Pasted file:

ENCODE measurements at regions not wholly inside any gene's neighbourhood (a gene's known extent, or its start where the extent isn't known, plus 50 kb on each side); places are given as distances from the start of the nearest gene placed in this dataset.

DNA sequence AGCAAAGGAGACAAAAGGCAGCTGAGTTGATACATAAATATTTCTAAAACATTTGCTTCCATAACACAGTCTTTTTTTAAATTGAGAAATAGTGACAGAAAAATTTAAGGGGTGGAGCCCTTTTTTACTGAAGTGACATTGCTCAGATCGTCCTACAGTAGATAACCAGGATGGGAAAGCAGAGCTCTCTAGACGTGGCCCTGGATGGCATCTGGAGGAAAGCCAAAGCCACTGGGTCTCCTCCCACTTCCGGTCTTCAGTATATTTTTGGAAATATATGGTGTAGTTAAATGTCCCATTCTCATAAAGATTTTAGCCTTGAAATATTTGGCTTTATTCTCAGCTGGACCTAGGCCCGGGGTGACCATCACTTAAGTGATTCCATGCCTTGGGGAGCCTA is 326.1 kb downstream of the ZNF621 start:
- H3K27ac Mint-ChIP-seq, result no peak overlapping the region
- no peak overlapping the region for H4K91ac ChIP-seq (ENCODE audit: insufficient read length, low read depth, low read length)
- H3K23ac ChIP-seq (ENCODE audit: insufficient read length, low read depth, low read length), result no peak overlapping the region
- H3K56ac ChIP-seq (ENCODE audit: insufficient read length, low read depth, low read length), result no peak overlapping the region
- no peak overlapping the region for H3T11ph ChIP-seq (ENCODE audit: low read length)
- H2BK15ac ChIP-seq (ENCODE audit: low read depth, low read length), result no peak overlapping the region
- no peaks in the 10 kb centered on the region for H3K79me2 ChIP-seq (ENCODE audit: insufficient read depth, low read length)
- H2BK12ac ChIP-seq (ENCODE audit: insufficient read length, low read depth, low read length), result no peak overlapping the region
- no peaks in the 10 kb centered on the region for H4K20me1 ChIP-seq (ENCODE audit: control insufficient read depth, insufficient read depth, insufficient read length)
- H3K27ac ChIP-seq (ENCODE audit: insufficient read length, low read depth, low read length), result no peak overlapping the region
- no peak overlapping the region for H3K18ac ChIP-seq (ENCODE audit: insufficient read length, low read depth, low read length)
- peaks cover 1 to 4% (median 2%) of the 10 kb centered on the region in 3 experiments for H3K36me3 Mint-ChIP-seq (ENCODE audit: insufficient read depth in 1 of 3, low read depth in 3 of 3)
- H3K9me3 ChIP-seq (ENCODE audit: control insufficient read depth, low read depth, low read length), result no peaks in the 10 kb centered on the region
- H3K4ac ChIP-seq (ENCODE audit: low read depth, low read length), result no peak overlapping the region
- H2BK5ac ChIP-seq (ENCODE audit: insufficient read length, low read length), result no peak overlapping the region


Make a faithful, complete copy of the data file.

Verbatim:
ENCODE measurements at regions not wholly inside any gene's neighbourhood (a gene's known extent, or its start where the extent isn't known, plus 50 kb on each side); places are given as distances from the start of the nearest gene placed in this dataset.

DNA sequence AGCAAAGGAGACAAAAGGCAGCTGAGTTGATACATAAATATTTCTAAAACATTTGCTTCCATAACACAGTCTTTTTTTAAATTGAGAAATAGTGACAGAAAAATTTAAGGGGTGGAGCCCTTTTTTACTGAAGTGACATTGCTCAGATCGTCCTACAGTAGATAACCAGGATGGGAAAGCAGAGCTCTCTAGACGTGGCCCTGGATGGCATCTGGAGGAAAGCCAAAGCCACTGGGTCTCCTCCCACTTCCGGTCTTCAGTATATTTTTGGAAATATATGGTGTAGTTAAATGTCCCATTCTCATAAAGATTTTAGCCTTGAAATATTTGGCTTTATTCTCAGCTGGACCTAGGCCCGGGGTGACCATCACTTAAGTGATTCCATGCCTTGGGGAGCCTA is 326.1 kb downstream of the ZNF621 start:
- H3K27ac Mint-ChIP-seq, result no peak overlapping the region
- no peak overlapping the region for H4K91ac ChIP-seq (ENCODE audit: insufficient read length, low read depth, low read length)
- H3K23ac ChIP-seq (ENCODE audit: insufficient read length, low read depth, low read length), result no peak overlapping the region
- H3K56ac ChIP-seq (ENCODE audit: insufficient read length, low read depth, low read length), result no peak overlapping the region
- no peak overlapping the region for H3T11ph ChIP-seq (ENCODE audit: low read length)
- H2BK15ac ChIP-seq (ENCODE audit: low read depth, low read length), result no peak overlapping the region
- no peaks in the 10 kb centered on the region for H3K79me2 ChIP-seq (ENCODE audit: insufficient read depth, low read length)
- H2BK12ac ChIP-seq (ENCODE audit: insufficient read length, low read depth, low read length), result no peak overlapping the region
- no peaks in the 10 kb centered on the region for H4K20me1 ChIP-seq (ENCODE audit: control insufficient read depth, insufficient read depth, insufficient read length)
- H3K27ac ChIP-seq (ENCODE audit: insufficient read length, low read depth, low read length), result no peak overlapping the region
- no peak overlapping the region for H3K18ac ChIP-seq (ENCODE audit: insufficient read length, low read depth, low read length)
- peaks cover 1 to 4% (median 2%) of the 10 kb centered on the region in 3 experiments for H3K36me3 Mint-ChIP-seq (ENCODE audit: insufficient read depth in 1 of 3, low read depth in 3 of 3)
- H3K9me3 ChIP-seq (ENCODE audit: control insufficient read depth, low read depth, low read length), result no peaks in the 10 kb centered on the region
- H3K4ac ChIP-seq (ENCODE audit: low read depth, low read length), result no peak overlapping the region
- H2BK5ac ChIP-seq (ENCODE audit: insufficient read length, low read length), result no peak overlapping the region